Either way, the bootcamps know a career starts with that first job. So they host career fairs for their graduates.
Hackbright Academy, a woman’s-only programming bootcamp in San Francisco, is hosting its sixth career day since it was founded. The fellows share their projects, while employers rotate around, like speed-dating.
Hackbright fellow Shannon Burns explains her final project to a company called Stripe. She built a meme generator. “When I worked at Lyft, I was known in the office as the meme czar,” she says. “And when I was leaving, everybody was sad that I was taking my bucket of memes with me. So I said, I think I can automate that.”
During the lunch break, Burns says her meetings have gone well. “As much as they’re interviewing me to see if I’m a good fit, I’m also interviewing them to see if they’re going to be a good fit for me in my life and what I want to do,” she says.
Employers need to make a good impression too, because talented programmers are hard to find. “It’s impossible. The market’s totally dry,” says Chris Joel, who works at a small healthcare startup called Dabo Health.
“We’ve been hiring nonstop for the last five months and the yield from that is five people,” says Joel. “The quality of candidates here at Hackbright is certainly much higher than anything we’ve seen over the last few months.”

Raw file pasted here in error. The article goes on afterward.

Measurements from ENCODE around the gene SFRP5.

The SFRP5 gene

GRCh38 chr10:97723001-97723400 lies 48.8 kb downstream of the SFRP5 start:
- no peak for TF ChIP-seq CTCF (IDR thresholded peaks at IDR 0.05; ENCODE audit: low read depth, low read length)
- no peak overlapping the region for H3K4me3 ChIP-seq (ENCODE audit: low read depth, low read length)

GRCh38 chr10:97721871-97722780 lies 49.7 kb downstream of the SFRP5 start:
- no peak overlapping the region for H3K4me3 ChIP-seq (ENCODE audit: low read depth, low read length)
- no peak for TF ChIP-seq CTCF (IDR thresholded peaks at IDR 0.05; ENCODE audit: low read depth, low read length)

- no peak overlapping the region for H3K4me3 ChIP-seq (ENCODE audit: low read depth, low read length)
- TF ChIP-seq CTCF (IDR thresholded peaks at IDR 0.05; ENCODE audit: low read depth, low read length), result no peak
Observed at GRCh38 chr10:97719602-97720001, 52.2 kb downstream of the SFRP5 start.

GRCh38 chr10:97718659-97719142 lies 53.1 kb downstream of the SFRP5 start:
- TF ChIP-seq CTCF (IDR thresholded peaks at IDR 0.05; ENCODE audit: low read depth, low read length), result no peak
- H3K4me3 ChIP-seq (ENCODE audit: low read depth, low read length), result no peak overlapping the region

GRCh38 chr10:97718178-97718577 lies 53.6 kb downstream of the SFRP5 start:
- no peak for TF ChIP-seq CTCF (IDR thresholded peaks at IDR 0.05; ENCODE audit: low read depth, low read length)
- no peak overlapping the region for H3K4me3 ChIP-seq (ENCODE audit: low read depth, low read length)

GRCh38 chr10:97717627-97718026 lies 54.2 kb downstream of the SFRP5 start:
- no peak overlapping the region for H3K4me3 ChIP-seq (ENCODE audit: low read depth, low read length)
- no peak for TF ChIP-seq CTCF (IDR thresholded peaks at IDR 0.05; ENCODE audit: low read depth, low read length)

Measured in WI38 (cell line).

These women have a pretty good chance of getting hired. Hackbright says around 90 percent of their graduates get jobs.
Software engineer Dare Kolawole, who is here representing Google, says, “I have really high hopes for code bootcamps and things like this because it brings people with really different backgrounds into a field that’s been kind-of monotone, in a way. So it’s kind-of like a revitalization of the field in a way, and I think it’s very necessary.”
Hundreds of bootcamp graduates have already landed jobs at places like Yahoo, Pinterest, and Uber, but their learning isn’t really over yet. They’ll still have to catch up to coworkers with more education and experience. Luckily, these programmers know they’re fast learners.